One of the cool new features of KNIME Analytics Platform 3.3 is the ability to use the Java Snippet node with objects and functions that are defined in KNIME extensions. This allows an interesting and powerful new way to work with extensions that are compatible with the new functionality (more on the small amount of work required for that in a separate post, but for those who want to get a head start, here’s a link to the commit that added the functionality to the RDKit nodes). This post will demonstrate how to use the RDKit Java wrappers from within a KNIME Java Snippet node. Though this blog post uses cheminformatics functionality from the RDKit as a demonstration, the new feature can also be used to work with things like images, XML and JSON documents, and SVGs.
We’ll be working with the Java Snippet node, here’s some more information about that. Needless to say, you need to have KNIME 3.3 (or later) with the RDKit community nodes installed. As of this writing you need the nightly build of the RDKit nodes; the update site (http://update.knime.org/community-contributions/trunk) is linked from the KNIME Community site.
Let’s start by reading in a set of SMILES from a file, converting those to RDKit molecules, and then adding a Java Snippet node. Here’s the fragment of the workflow:
To get started, I open the empty configuration dialog of the Java Snippet node (not shown) and double click the RDKit molecule column in the column list to add a new Input:
This also causes some magic to happen in the backend and the relevant dependencies to be automatically imported.
Variable completion even works, which is very cool since there’s not currently any useable documentation for the RDKit Java wrappers:
Let’s bring in the rest of the RDKit (we could do this in a more targeted way, but this approach is simpler):
Now we can start to do the interesting stuff! Here’s a complete, but simple demonstration of using RDKit functionality to count the number of specified and unspecified chiral centers:
That’s not a super-complicated example, but it already shows that you can call RDKit functions and use the methods available on the RDKit objects. The output from running the node is a new table that has three new columns added (the ones in the “Output” pane):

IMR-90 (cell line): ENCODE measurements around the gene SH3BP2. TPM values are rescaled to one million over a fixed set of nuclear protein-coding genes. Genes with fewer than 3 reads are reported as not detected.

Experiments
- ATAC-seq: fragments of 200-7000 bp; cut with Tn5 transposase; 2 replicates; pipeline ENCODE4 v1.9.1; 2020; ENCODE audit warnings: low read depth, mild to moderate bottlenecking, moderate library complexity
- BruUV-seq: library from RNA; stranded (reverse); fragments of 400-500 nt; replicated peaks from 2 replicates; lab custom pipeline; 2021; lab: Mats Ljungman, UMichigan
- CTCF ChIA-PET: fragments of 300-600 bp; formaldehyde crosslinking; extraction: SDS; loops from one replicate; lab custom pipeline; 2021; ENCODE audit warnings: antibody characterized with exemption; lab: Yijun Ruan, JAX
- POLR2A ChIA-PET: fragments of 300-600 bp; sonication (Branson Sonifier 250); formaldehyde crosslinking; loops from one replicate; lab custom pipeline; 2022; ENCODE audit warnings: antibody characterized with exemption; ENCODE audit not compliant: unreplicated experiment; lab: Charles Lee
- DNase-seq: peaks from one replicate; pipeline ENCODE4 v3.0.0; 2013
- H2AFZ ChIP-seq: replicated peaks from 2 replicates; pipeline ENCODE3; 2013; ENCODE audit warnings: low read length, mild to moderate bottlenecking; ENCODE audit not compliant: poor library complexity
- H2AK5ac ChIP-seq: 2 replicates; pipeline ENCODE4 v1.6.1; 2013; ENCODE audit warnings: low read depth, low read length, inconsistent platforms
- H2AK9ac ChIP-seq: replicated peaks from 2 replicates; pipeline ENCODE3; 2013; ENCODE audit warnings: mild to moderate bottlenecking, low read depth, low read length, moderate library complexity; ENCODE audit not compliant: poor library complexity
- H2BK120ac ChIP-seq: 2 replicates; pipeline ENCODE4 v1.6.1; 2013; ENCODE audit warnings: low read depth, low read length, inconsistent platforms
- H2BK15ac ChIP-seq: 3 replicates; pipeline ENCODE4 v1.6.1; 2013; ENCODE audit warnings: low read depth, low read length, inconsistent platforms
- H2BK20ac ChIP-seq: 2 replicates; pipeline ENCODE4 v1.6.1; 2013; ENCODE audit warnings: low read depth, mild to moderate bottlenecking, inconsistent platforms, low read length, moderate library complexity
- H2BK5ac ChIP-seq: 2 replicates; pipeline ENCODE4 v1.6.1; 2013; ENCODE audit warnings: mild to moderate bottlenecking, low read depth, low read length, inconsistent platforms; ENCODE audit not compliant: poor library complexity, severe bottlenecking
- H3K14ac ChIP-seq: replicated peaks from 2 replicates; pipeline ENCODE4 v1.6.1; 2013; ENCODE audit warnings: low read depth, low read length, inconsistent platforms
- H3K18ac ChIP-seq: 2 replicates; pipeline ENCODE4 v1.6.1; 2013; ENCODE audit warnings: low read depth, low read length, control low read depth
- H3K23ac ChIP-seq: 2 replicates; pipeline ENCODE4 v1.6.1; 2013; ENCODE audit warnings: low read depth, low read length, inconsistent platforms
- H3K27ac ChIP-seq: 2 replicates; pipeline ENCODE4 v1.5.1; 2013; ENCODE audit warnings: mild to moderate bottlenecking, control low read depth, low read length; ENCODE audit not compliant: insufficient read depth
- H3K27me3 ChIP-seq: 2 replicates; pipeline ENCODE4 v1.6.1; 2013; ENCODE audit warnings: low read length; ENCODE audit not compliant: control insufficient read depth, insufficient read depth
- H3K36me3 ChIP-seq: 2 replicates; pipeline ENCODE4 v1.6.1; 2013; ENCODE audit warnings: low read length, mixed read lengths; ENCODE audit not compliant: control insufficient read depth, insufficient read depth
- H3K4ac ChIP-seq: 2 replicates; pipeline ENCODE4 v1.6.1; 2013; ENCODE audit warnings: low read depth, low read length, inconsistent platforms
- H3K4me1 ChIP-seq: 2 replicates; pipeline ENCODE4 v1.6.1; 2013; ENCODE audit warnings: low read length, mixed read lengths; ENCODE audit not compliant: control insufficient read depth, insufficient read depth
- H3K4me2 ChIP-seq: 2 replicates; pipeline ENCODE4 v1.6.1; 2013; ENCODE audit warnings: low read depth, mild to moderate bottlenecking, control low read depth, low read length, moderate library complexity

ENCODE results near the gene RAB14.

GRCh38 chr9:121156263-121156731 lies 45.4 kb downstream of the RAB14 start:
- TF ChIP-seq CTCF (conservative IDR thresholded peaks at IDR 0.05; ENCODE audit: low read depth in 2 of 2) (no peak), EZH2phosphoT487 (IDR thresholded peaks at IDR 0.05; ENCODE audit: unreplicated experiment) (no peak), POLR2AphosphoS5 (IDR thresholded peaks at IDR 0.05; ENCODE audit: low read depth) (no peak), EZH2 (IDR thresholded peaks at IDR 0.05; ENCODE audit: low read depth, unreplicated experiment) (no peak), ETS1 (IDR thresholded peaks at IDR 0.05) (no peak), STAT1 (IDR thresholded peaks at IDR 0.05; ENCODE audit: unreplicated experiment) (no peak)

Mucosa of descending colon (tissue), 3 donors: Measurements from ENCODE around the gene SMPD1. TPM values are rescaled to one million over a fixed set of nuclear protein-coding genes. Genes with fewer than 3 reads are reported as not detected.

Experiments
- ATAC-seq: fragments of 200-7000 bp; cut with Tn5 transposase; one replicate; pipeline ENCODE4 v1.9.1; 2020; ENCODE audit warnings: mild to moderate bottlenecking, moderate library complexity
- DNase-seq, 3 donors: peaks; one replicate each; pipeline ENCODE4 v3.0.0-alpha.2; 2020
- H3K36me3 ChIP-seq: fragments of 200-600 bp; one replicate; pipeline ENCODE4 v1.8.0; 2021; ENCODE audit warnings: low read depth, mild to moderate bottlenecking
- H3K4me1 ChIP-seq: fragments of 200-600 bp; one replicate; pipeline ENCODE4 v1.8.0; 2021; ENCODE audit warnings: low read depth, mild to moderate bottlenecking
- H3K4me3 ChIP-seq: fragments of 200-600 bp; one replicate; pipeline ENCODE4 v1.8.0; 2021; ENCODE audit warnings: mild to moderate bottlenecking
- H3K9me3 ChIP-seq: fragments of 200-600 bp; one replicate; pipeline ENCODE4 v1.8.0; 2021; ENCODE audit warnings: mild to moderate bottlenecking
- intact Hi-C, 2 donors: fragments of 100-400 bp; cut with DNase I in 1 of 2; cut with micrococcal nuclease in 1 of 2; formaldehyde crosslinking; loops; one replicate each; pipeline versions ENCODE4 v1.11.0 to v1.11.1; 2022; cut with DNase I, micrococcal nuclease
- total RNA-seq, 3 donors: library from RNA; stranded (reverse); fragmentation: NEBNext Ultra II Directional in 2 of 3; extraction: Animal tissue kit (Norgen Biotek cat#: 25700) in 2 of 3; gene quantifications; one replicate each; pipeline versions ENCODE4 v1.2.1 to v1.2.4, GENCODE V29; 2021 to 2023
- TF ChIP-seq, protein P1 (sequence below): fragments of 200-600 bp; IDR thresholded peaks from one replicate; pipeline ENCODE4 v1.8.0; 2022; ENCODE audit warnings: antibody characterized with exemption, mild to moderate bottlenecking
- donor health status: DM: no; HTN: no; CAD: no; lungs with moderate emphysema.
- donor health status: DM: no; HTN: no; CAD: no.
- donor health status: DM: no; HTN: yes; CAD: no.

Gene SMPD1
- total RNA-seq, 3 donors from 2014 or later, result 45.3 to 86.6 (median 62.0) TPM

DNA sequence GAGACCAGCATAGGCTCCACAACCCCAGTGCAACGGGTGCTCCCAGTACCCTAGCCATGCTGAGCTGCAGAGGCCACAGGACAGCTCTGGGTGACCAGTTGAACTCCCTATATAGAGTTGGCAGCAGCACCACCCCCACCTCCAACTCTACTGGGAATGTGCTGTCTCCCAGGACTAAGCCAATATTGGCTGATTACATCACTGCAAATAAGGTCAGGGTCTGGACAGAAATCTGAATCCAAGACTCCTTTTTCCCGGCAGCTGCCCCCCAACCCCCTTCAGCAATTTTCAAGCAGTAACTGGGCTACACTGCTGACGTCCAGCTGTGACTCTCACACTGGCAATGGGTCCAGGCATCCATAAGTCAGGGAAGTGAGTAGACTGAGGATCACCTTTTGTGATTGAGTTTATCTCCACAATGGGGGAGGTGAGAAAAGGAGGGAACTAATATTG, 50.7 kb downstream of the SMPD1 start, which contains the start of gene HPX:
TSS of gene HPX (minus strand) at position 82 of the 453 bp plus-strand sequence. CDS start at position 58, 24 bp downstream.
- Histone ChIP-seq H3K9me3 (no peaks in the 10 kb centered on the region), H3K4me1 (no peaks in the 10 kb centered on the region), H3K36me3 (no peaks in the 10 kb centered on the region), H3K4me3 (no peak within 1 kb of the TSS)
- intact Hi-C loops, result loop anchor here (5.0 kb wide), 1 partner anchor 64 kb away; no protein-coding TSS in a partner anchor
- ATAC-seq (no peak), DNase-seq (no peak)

Here’s another example snippet that generates a molecular fingerprint (using the RDKit’s Pattern Fingerprint function) and calculates some stats about it. The stats are returned as numbers, the fingerprint as a string of 0s and 1s:
That string of 0s and 1s can be converted into a KNIME bit vector using KNIME’s Create Bit Vector node:
with this configuration:
For the sake of symmetry and completeness, here’s a final Java snippet that shows how to convert KNIME bit vectors, which come into the Java Snippet node as strings, into RDKit ExplicitBitVects:
Notice that this still has the ROMol column in the inputs; this is necessary for technical reasons: without it the rest of the RDKit cannot be imported. I got that line in the inputs by double clicking the “smiles (RDKit mol)” column as in the first example snippet and then just deleting the c_smilesRDKitMol text that was inserted into the editor window. It sounds more complicated than it is!
To quickly review: in this blog post I showed how KNIME’s Java Snippet node can now be used to work with custom data types like RDKit molecules and bit vectors. A future post will provide a bit more technical detail on how KNIME extension developers can add support for this to their own data types.
The workflow I created for this blog post is available on the KNIME public examples server knime://EXAMPLES/99_Community/03_RDKit/07_Java_Snippet_Exampleknime://EXAMPLES/99_Community/03_RDKit/07_Java_Snippet_Example*. You can access it directly in your version of the KNIME Analytics Platform by logging into the EXAMPLES server (in your “KNIME Explorer” pane) and browsing to the folder 99_Community/03_RDKit
* The link will open the workflow directly in KNIME Analytics Platform (requirements: Windows; KNIME Analytics Platform must be installed with the Installer version 3.2.0 or higher)